This contrasts sharply with his former life in the Siga Baja area of Boboshe, which was one of abundance. Things were cheap, says the father of 14 and husband to two wives. He recalls working with labourers and harvesting about a hundred bags of onion annually (the sacks were much smaller than those used now). Millet fetches 30 bags, and 10 bags of beans are collected from the same farm, while a separate beans farm brings 40 to 50 bags in addition to 40 bags of dwarf sorghum.
He initially fled in 2014 to a village about 10 km away. The insurgents frightened them, he says. Apart from gathering the people and urging them to follow their doctrines, they began setting up a roadblock to search those returning from the market. You got flogged if tobacco is found.
After settling down in Maiduguri, the Red Cross issued him a feeding card, but that aid stopped about three years ago. According to him, he began farming in a college field after arriving in 2016, but he later lost access to the land. He switched to an irrigated farm about 5 km away and a seasonal sorghum farm farther away in Ngom, respectively costing ₦70,000 ($165) and ₦15,000 ($35) to rent. One of the challenges here was the fertility of the sandy soil, which was different and poor compared to the type in his hometown. He says the situation is tougher with onion farming due to a lack of access to urea fertiliser.
Last year, he got 75 bags of onion. But the sorghum farm suffered from the reduction in rainfall. We got 10 bags of sorghum, although I was expecting 30 based on cultivated land. He complains that the beans were also affected by a shortage of water which occurred after they had started growing. The output further declined after an unexplained fire outbreak. He had gotten five bags instead of the expected 20.
The effects of climate change, particularly unpredictable weather conditions and rainfall variability, distort the planting and harvesting seasons, in addition to increasing food insecurity and hunger in farming communities.
This year, Hagola expects better rainfall conditions. “We planted sorghum almost two to three times last year due to the water shortage, but this year after planting once it has sprung up, water came early,” he explains.
Earlier in the year, Nigeria’s Meteorological Agency (NiMeT) predicted the onset of the planting season would be normal in most parts of Nigeria, with a few areas having it earlier while some will have it delayed.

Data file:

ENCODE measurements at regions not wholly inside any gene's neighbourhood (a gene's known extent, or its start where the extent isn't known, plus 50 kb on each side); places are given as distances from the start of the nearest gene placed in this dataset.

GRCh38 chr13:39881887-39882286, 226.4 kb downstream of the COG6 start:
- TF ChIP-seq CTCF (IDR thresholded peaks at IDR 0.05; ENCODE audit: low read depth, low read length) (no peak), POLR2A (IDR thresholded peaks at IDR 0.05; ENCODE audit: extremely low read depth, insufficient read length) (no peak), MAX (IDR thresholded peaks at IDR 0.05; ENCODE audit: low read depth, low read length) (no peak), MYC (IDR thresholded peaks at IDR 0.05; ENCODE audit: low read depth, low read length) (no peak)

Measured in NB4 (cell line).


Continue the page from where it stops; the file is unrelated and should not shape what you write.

The challenge of the farmer is the constant change in water cycle. There is a kind of confusion on how to plan or when to plant.
However, erratic rainfall is not the only challenge. The threats from insurgents also cast a shadow on farming activities. “I have not seen them; they come when you leave,” says Hagola, who leaves his farm between 1 and 2 p.m.
The risk has now taken a new dimension with a new trend involving the abduction of farmers, who are only released after the payment of ransom. The military organised a dialogue to persuade them to comply with the security restrictions, but the soldiers were unaware of the distance to the farms.
“They told the farmers they could set off after the road was open at 6 a.m. and return at 10 p.m. They think the farm is close by, but the farmers have to go farther due to lack of access to land,” Hagola says. “The Bulamas protested that 10 p.m. was not feasible because some farms were far, and the soldiers requested what time would be suitable, and the group echoed 1 and 2 p.m.”
The military would later review the restrictions to 2 p.m. It also advised the farmers not to go far and move in groups.
Recently, six farmers were reported to have gone missing after they went to their farm at Bulagarji, a village a few kilometres from Mafa town. The attack occurred the same day officials screened and cleared farmers go out to their farmlands.
Hagola also faces relocation as part of the government’s efforts to resettle displaced persons back to their communities, but the programme is marred by safety and livelihood concerns. He says Boboshe is still not safe, in response to questions on what would happen after the closure of the camp. “We follow our Hakimi, whatever he says. If he says we should go to Dikwa, even if we leave during the rainy season, the plan is to move the family.”
In any case, he would hang around until the end of the farming season. He also has an agreement with the farm owners here that allows him to return if he goes and is unable to find where to farm.